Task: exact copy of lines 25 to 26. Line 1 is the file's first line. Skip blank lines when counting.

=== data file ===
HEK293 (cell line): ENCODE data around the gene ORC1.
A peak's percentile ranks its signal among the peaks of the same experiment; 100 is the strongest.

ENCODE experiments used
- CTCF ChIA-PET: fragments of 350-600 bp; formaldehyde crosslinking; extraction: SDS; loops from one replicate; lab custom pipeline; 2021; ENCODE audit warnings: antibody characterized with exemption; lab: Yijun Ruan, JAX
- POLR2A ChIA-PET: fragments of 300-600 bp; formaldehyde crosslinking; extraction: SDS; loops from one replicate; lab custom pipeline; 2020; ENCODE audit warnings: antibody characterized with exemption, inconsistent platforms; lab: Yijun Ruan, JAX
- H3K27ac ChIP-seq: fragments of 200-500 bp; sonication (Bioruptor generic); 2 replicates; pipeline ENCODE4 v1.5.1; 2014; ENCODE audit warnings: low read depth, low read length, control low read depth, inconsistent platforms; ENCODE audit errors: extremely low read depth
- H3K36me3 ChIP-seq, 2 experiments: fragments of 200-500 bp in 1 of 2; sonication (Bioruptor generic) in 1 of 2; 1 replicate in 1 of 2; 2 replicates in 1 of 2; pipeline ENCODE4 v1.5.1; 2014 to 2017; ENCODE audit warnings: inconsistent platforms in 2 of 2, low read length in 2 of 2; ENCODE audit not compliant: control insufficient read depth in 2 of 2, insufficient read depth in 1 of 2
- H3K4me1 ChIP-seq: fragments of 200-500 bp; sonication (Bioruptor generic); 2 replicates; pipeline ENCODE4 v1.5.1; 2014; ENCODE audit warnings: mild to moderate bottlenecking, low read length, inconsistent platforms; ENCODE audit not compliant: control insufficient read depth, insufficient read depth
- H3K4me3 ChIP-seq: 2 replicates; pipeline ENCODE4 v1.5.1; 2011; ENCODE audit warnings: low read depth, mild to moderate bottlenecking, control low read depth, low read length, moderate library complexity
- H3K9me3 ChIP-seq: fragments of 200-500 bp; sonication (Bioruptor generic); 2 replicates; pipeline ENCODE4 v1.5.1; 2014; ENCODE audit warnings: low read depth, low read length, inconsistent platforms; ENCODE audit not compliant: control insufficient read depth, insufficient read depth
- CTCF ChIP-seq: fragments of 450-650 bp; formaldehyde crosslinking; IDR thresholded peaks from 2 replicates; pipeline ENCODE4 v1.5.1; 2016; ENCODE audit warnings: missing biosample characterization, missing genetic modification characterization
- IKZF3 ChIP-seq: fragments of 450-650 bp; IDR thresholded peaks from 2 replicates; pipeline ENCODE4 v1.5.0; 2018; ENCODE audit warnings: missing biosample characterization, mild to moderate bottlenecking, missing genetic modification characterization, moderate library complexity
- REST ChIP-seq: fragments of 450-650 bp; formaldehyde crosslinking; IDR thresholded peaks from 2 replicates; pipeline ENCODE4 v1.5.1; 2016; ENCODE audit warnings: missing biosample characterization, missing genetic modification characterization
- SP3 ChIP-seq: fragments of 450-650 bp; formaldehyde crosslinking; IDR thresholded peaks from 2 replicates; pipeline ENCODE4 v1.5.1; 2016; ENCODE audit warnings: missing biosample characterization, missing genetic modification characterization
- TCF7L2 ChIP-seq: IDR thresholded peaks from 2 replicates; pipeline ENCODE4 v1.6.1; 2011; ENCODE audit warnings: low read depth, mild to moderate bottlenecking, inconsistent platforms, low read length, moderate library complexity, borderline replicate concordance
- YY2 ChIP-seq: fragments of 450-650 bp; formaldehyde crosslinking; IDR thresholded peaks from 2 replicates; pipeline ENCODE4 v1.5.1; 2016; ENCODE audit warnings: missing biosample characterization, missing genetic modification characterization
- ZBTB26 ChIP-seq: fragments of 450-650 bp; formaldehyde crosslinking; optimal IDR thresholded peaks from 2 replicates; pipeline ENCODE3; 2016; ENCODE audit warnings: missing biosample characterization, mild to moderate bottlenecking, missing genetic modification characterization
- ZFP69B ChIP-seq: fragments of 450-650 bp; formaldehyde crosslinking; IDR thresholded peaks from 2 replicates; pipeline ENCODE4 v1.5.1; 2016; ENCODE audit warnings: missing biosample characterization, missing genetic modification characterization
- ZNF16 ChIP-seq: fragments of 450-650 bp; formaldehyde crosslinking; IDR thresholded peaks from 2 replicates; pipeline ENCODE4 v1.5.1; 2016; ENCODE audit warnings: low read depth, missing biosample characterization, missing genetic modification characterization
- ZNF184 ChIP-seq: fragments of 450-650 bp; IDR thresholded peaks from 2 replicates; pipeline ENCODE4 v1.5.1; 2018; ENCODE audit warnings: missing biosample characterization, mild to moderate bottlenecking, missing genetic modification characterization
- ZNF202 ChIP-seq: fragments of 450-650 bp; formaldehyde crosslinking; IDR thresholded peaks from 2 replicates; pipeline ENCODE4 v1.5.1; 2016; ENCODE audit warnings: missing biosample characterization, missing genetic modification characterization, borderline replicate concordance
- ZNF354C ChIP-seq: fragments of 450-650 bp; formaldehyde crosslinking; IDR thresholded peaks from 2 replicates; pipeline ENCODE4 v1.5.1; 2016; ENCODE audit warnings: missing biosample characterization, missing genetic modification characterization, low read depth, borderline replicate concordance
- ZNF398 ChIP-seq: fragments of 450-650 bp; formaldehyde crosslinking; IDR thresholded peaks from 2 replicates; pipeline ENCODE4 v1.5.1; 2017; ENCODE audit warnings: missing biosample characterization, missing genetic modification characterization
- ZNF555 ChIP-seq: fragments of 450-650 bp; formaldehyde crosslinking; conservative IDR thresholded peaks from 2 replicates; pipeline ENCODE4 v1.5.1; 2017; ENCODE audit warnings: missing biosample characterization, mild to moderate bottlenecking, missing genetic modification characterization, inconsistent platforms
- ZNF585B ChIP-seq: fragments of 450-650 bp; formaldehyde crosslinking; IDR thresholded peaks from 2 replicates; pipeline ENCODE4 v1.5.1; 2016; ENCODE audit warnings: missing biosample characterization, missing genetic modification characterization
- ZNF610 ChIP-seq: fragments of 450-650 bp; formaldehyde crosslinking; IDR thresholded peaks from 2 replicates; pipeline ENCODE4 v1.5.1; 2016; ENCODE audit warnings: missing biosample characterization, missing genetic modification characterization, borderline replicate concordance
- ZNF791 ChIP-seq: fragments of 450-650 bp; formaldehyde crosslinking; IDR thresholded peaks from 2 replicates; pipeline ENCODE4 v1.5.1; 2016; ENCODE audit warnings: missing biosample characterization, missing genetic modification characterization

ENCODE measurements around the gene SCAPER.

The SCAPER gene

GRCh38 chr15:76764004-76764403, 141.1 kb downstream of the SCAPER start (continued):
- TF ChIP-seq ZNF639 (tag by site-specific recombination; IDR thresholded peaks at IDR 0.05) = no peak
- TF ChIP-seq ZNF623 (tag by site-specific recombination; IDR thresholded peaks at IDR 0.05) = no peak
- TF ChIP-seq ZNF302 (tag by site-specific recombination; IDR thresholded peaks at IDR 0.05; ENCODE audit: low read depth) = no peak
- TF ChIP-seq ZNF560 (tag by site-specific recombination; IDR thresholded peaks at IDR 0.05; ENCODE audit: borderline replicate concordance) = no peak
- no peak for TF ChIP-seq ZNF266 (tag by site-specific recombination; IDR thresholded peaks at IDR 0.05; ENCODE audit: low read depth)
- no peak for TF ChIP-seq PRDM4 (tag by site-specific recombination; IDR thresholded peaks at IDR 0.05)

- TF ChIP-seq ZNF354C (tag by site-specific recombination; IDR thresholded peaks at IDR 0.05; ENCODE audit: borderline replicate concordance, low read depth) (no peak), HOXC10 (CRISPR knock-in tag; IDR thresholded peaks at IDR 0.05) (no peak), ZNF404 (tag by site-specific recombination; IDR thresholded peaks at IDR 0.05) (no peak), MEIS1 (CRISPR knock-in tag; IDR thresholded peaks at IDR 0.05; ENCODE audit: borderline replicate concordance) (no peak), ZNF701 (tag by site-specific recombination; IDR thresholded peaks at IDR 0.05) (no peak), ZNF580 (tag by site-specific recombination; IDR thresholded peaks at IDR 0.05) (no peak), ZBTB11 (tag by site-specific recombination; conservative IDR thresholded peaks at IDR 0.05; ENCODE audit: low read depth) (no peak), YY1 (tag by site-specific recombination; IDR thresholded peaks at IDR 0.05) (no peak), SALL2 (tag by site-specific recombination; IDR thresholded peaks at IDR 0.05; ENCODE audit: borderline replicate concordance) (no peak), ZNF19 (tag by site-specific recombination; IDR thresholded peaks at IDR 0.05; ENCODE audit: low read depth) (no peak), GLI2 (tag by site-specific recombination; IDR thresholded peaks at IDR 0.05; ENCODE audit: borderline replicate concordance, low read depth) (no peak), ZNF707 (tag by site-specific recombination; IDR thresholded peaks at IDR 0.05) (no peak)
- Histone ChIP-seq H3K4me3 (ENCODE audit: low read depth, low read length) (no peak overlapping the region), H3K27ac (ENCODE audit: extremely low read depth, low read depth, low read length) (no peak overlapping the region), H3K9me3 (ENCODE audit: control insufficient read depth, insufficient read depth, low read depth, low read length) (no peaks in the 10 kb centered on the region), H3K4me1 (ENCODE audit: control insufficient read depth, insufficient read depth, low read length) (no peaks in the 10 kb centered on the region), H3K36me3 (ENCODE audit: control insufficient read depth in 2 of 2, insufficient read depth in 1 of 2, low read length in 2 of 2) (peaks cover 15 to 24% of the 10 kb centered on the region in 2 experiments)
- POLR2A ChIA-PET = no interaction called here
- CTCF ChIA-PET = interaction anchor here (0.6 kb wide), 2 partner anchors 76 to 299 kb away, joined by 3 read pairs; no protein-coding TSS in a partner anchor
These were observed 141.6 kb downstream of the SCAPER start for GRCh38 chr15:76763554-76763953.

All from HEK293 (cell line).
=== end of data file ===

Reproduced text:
- ZNF585B ChIP-seq: fragments of 450-650 bp; formaldehyde crosslinking; IDR thresholded peaks from 2 replicates; pipeline ENCODE4 v1.5.1; 2016; ENCODE audit warnings: missing biosample characterization, missing genetic modification characterization
- ZNF610 ChIP-seq: fragments of 450-650 bp; formaldehyde crosslinking; IDR thresholded peaks from 2 replicates; pipeline ENCODE4 v1.5.1; 2016; ENCODE audit warnings: missing biosample characterization, missing genetic modification characterization, borderline replicate concordance